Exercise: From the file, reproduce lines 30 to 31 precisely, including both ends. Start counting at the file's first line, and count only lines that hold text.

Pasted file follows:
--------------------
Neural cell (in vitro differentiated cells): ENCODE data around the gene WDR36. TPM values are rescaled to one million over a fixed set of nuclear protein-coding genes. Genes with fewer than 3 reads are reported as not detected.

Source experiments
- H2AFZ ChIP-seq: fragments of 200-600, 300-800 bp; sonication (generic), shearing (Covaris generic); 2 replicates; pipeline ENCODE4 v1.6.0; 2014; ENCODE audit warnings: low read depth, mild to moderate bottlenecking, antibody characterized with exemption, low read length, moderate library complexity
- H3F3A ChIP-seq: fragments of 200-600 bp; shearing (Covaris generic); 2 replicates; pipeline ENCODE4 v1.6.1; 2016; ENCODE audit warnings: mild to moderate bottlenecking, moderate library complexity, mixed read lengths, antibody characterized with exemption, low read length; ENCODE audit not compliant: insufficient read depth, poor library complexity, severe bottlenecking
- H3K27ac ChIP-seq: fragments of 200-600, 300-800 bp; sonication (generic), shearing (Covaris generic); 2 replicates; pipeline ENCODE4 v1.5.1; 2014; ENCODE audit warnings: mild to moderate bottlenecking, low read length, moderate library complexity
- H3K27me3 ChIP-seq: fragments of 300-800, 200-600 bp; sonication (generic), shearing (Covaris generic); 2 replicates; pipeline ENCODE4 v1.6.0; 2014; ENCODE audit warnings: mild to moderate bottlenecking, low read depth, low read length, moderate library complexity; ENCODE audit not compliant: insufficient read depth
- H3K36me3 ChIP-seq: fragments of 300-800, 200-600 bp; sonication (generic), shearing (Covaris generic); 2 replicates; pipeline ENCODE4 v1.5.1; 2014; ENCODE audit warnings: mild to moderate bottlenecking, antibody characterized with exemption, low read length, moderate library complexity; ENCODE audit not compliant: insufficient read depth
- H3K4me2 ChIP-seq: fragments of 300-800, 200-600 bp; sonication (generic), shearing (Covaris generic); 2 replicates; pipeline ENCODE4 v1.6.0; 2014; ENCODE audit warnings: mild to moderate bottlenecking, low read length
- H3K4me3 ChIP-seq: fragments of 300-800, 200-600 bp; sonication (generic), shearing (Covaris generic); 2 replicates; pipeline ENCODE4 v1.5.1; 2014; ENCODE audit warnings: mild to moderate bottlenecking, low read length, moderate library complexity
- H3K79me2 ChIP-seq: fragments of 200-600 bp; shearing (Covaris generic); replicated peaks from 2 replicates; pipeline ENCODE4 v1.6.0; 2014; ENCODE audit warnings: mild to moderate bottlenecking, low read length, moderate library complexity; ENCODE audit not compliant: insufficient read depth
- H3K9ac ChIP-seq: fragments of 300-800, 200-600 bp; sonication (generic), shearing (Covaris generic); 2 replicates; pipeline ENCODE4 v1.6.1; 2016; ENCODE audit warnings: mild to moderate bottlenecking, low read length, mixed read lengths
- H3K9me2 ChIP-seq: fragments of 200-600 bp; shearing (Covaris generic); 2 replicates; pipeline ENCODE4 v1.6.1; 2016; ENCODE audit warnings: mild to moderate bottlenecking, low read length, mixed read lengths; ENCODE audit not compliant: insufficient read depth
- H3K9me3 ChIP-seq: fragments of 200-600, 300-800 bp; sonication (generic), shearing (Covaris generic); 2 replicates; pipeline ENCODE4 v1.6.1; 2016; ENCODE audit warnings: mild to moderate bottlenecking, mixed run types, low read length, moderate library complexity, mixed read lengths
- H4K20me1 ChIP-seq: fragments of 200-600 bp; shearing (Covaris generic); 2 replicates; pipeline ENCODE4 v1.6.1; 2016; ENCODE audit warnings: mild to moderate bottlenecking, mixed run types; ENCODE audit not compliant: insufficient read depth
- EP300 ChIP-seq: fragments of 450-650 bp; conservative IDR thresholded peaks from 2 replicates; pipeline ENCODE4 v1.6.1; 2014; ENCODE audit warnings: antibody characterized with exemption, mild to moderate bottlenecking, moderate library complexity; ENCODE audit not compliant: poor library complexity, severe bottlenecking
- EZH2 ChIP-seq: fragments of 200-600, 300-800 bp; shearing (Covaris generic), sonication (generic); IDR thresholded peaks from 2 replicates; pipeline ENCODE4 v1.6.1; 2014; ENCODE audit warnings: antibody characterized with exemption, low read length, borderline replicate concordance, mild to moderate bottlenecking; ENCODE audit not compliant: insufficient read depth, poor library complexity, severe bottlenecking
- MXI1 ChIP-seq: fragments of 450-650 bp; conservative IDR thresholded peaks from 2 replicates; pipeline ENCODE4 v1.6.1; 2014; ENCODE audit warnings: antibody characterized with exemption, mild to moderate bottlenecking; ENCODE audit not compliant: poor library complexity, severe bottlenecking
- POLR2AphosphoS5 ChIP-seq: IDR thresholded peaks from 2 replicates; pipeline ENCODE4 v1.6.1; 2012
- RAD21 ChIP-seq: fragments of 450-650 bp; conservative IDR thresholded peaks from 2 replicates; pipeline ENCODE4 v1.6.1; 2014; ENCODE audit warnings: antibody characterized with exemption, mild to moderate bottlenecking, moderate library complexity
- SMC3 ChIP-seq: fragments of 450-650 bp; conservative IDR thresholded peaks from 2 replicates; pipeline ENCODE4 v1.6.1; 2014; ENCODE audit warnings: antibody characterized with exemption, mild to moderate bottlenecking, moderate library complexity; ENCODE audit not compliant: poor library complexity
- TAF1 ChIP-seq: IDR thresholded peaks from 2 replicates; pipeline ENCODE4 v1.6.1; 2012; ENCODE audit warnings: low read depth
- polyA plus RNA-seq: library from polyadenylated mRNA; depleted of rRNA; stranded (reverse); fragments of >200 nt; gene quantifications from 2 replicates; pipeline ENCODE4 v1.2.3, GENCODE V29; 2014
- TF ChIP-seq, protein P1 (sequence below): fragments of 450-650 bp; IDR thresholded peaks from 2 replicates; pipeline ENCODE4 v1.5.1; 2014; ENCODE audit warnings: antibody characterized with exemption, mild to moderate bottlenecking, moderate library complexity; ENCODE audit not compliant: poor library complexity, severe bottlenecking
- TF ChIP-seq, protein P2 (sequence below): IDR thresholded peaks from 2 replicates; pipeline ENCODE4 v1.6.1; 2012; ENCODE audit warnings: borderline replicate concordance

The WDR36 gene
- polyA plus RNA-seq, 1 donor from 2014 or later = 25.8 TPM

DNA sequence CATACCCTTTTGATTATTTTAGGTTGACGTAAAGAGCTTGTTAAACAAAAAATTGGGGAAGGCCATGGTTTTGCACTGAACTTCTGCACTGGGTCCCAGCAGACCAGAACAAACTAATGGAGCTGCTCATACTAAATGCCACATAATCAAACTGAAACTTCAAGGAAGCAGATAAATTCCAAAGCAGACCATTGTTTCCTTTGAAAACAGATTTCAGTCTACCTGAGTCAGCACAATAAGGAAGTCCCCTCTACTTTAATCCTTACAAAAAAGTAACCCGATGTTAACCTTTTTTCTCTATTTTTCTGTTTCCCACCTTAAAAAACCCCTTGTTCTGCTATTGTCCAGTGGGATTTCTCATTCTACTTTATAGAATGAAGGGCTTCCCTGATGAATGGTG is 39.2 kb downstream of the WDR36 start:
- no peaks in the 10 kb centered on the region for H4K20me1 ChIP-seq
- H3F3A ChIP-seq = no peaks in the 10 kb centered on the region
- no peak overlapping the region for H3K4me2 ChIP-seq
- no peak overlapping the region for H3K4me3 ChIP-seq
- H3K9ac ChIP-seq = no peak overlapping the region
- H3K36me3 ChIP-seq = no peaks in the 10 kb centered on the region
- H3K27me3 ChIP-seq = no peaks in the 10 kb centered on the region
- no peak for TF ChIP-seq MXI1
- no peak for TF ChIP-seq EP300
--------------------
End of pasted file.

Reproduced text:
- no peak overlapping the region for H3K4me2 ChIP-seq
- no peak overlapping the region for H3K4me3 ChIP-seq